Sunday 17 December 2017

Private detectives spying on families is 'legal', claims Ulster Bank

Michael Taggart
Michael Taggart
The letter from the Taggarts querying the surveillance
Ulster Bank letter confirming it had spied on Taggart brothers

Greg Harkin

ULSTER Bank has admitted it hired private detectives to spy on the homes of two brothers it is fighting in a legal battle over a major Dublin land deal, documents obtained by the Sunday Independent reveal.

Solicitors for the bank have written to Michael and John Taggart defending their actions.

The brothers are being sued by Ulster Bank over an alleged failure to honour a personal guarantee when they paid €19m for land at Kinsealy in north Dublin.

They are counter-suing the bank for €100m, claiming it acted unlawfully in shutting down their property business empire.

Michael Taggart said he was "absolutely horrified" to find a man with a long lens camera taking pictures and videos of his home at Drumsurn, Co Derry, from a nearby field.

"I have three children under the age of five and they were outside playing," he told the Sunday Independent.

"That's probably what annoyed me most about the whole thing. I had relatives here from Co Meath staying here as well and it was very intimidating. I was also followed by two men in a car on a number of occasions over the past few days and my brother John and his grown-up daughter have been photographed as well."

The ongoing legal case has been adjourned as John Taggart has been unwell recently.

Solicitors representing Michael Taggart – once described by the Sunday Independent as one of Ireland's richest men and a former recipient of the Ernst & Young Entrepreneur of the Year – wrote to the Ulster Bank last Tuesday to complain about the private detectives.

Solicitors Arthur Cox wrote back to the Taggarts on Thursday defending the actions of the snoops.

"Given the history of the matter, it will come as no surprise that Ulster Bank engaged investigators to carry out surveillance of Mr John Taggart ... such a step is, of course, lawful and those undertaking surveillance on behalf of the bank have not acted unlawfully," said Mr Cox, Ulster Bank's Belfast lawyer.

"We are instructed that those involved in the surveillance for the bank did not use long lens cameras nor were they 'lurking in hedges' around the Taggart family homes.

"If such events occurred as alleged, it suggests surveillance by persons other than those acting for the bank."

Mr Cox then went on to criticise Michael Taggart for his appearance last week on a BBC Northern Ireland Spotlight investigation into allegations that Ulster Bank deliberately closed down viable businesses to generate profits.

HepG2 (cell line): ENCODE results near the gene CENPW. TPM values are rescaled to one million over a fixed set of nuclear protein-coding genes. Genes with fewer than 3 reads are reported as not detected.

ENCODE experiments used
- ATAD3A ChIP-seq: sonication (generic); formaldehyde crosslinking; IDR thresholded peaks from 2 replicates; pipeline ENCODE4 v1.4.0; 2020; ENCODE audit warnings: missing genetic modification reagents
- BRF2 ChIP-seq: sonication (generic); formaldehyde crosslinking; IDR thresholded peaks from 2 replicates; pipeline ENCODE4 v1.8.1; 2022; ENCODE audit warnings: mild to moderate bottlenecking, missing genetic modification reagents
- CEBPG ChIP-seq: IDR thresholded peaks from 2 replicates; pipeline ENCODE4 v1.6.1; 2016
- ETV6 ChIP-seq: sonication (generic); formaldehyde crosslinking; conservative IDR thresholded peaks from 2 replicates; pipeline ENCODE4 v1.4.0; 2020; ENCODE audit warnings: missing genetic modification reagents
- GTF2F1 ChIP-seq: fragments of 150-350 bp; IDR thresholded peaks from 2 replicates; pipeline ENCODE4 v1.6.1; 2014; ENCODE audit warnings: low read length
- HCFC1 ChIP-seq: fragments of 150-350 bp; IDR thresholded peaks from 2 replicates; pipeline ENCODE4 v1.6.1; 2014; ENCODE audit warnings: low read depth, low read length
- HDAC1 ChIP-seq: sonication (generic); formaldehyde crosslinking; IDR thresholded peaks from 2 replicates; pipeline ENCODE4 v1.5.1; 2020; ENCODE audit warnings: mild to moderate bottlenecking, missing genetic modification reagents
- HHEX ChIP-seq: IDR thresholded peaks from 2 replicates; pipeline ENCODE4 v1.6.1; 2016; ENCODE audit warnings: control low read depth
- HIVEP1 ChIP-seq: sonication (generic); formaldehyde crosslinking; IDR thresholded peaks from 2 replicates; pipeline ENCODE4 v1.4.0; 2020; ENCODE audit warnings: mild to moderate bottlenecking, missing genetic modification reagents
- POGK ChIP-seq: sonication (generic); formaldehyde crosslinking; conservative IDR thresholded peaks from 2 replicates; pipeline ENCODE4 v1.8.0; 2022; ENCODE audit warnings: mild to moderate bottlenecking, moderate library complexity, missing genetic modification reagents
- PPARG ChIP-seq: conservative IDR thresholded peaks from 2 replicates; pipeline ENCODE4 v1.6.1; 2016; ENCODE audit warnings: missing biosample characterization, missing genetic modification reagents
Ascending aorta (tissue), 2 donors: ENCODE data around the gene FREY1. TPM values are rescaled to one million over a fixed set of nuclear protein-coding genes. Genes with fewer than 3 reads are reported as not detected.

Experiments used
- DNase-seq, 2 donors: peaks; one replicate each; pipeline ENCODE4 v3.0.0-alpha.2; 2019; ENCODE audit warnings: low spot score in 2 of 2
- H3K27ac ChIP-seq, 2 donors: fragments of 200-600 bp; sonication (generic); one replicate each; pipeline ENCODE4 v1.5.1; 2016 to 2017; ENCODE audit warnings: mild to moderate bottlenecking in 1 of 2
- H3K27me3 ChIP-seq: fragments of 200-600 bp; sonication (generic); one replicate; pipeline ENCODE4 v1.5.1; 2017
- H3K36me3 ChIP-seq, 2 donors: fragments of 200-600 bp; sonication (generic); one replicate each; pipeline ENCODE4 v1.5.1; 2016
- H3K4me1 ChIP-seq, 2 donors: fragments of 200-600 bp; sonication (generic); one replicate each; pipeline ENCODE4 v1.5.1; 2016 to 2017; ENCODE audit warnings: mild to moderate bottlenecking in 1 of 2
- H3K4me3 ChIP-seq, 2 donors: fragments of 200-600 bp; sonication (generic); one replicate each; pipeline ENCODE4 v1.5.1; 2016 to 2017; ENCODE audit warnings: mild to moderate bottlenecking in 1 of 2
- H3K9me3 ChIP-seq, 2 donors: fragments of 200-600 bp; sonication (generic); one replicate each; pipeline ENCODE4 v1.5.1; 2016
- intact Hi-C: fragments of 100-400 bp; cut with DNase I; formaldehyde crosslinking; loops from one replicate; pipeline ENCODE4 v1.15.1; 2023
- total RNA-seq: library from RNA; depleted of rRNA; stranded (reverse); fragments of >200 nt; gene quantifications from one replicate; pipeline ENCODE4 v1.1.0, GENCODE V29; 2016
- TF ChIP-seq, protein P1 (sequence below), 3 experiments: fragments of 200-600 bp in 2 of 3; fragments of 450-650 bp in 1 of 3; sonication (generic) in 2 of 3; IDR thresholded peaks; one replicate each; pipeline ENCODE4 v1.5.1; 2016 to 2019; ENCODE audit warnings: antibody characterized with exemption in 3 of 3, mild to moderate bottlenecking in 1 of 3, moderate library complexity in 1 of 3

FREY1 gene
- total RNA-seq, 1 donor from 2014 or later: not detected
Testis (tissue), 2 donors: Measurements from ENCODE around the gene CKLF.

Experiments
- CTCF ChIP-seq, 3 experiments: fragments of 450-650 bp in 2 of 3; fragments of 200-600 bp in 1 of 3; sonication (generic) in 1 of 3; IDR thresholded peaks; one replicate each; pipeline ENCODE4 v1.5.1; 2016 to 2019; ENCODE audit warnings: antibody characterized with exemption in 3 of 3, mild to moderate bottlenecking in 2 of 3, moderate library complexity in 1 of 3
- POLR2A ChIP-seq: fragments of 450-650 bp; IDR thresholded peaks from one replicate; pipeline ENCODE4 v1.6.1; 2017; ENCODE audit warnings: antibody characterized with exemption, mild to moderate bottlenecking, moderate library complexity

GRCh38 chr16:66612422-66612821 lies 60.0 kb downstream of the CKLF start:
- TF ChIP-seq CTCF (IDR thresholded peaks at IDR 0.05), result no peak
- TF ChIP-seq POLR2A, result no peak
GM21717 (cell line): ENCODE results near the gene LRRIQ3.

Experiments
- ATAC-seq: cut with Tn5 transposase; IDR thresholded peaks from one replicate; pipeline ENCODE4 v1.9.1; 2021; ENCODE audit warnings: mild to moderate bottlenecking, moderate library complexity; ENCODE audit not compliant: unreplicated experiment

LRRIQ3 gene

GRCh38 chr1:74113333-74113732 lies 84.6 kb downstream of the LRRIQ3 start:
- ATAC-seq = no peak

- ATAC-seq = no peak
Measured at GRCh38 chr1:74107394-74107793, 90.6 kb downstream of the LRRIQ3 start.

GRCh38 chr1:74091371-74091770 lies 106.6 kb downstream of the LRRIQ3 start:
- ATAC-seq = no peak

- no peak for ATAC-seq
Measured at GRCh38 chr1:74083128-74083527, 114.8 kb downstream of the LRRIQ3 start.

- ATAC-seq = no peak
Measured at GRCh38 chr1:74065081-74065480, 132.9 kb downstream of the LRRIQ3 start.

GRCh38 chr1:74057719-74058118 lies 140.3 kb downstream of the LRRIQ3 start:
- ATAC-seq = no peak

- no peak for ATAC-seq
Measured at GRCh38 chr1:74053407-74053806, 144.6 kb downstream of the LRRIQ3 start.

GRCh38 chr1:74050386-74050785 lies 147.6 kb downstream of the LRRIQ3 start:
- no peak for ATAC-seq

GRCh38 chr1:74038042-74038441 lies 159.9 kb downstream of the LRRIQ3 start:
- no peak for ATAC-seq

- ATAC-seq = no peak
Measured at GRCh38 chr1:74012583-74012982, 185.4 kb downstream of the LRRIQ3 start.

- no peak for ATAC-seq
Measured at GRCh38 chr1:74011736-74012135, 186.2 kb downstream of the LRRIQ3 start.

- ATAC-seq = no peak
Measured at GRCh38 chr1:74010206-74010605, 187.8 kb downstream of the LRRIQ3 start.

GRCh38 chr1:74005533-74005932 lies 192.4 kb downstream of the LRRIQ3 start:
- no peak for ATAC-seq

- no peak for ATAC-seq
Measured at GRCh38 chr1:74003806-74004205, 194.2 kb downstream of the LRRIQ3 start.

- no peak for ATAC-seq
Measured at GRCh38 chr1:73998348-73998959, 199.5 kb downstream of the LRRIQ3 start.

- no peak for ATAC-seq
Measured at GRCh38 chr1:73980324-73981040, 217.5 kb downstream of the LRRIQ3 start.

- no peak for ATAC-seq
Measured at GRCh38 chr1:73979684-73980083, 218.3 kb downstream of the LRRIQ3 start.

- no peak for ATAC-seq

"We expect that you will ensure that there is no ill-founded or inaccurate public presentation of the position about surveillance by our client bank," said Mr Cox.

"We raise this concern in light of the fact that, unlike our clients, Mr Michael Taggart saw fit to participate in a BBC TV programme recently to speak of matters under consideration in the forthcoming trial," added the solicitor.

However, Michael Taggart said the surveillance of him and his family members was a "new low" in his legal battle with Ulster Bank.

"I was tailed on one journey from my home to Coleraine in north Derry," he added.

"I found that very intimidating and frankly dangerous. My family and I are calling on Ulster Bank to stop all their surveillance immediately and hand over any material they have of family members."

In the legal battle, the bank claims the farmer's sons signed a personal guarantee on the Co Dublin investment to the tune of €4.3m.

The brothers say this was paid off by June 2007 and when they signed a raft of documents six months later they didn't realise that guarantee had been resurrected.

Ulster Bank went to court in Belfast and won summary judgement against the Taggarts for the Kinsealy 'guarantee' and a second Stg£5m personal guarantee over property in the North.

However, the Taggarts appealed and have since won two cases against the bank with a full hearing of both sides' claims set for hearing in November.

Ulster Bank did not respond to queries from the Sunday Independent.

The bank, and its parent company RBS, has been heavily criticised over allegations it forced viable companies out of business here.

Among the complaints made is one from entrepreneur Bill Cullen.

The bank has denied all wrongdoing.

Sunday Independent

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